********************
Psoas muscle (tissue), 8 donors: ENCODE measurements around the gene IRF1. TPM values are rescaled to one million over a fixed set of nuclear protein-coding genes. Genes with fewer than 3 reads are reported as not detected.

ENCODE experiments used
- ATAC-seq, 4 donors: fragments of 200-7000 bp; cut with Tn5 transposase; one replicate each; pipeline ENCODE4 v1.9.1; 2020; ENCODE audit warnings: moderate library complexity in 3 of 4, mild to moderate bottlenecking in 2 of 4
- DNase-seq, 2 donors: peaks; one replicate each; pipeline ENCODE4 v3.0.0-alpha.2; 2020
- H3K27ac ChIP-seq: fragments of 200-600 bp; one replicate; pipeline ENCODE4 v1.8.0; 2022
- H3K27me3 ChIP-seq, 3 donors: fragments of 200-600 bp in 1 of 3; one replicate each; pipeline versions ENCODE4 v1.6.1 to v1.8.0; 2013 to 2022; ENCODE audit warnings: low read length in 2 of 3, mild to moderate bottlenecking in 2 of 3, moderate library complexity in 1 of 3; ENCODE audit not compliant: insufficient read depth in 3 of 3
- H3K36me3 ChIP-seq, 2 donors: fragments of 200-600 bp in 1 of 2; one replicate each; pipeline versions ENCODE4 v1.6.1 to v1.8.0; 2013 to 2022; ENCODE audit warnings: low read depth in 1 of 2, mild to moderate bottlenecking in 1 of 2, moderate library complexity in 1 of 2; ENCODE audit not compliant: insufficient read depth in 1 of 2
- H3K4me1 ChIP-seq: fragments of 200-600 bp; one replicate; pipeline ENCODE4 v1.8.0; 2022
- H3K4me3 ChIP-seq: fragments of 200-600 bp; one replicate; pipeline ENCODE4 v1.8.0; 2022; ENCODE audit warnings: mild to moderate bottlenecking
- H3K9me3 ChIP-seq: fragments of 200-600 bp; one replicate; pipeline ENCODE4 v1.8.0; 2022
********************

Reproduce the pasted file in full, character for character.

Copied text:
Psoas muscle (tissue), 8 donors: ENCODE measurements around the gene IRF1. TPM values are rescaled to one million over a fixed set of nuclear protein-coding genes. Genes with fewer than 3 reads are reported as not detected.

ENCODE experiments used
- ATAC-seq, 4 donors: fragments of 200-7000 bp; cut with Tn5 transposase; one replicate each; pipeline ENCODE4 v1.9.1; 2020; ENCODE audit warnings: moderate library complexity in 3 of 4, mild to moderate bottlenecking in 2 of 4
- DNase-seq, 2 donors: peaks; one replicate each; pipeline ENCODE4 v3.0.0-alpha.2; 2020
- H3K27ac ChIP-seq: fragments of 200-600 bp; one replicate; pipeline ENCODE4 v1.8.0; 2022
- H3K27me3 ChIP-seq, 3 donors: fragments of 200-600 bp in 1 of 3; one replicate each; pipeline versions ENCODE4 v1.6.1 to v1.8.0; 2013 to 2022; ENCODE audit warnings: low read length in 2 of 3, mild to moderate bottlenecking in 2 of 3, moderate library complexity in 1 of 3; ENCODE audit not compliant: insufficient read depth in 3 of 3
- H3K36me3 ChIP-seq, 2 donors: fragments of 200-600 bp in 1 of 2; one replicate each; pipeline versions ENCODE4 v1.6.1 to v1.8.0; 2013 to 2022; ENCODE audit warnings: low read depth in 1 of 2, mild to moderate bottlenecking in 1 of 2, moderate library complexity in 1 of 2; ENCODE audit not compliant: insufficient read depth in 1 of 2
- H3K4me1 ChIP-seq: fragments of 200-600 bp; one replicate; pipeline ENCODE4 v1.8.0; 2022
- H3K4me3 ChIP-seq: fragments of 200-600 bp; one replicate; pipeline ENCODE4 v1.8.0; 2022; ENCODE audit warnings: mild to moderate bottlenecking
- H3K9me3 ChIP-seq: fragments of 200-600 bp; one replicate; pipeline ENCODE4 v1.8.0; 2022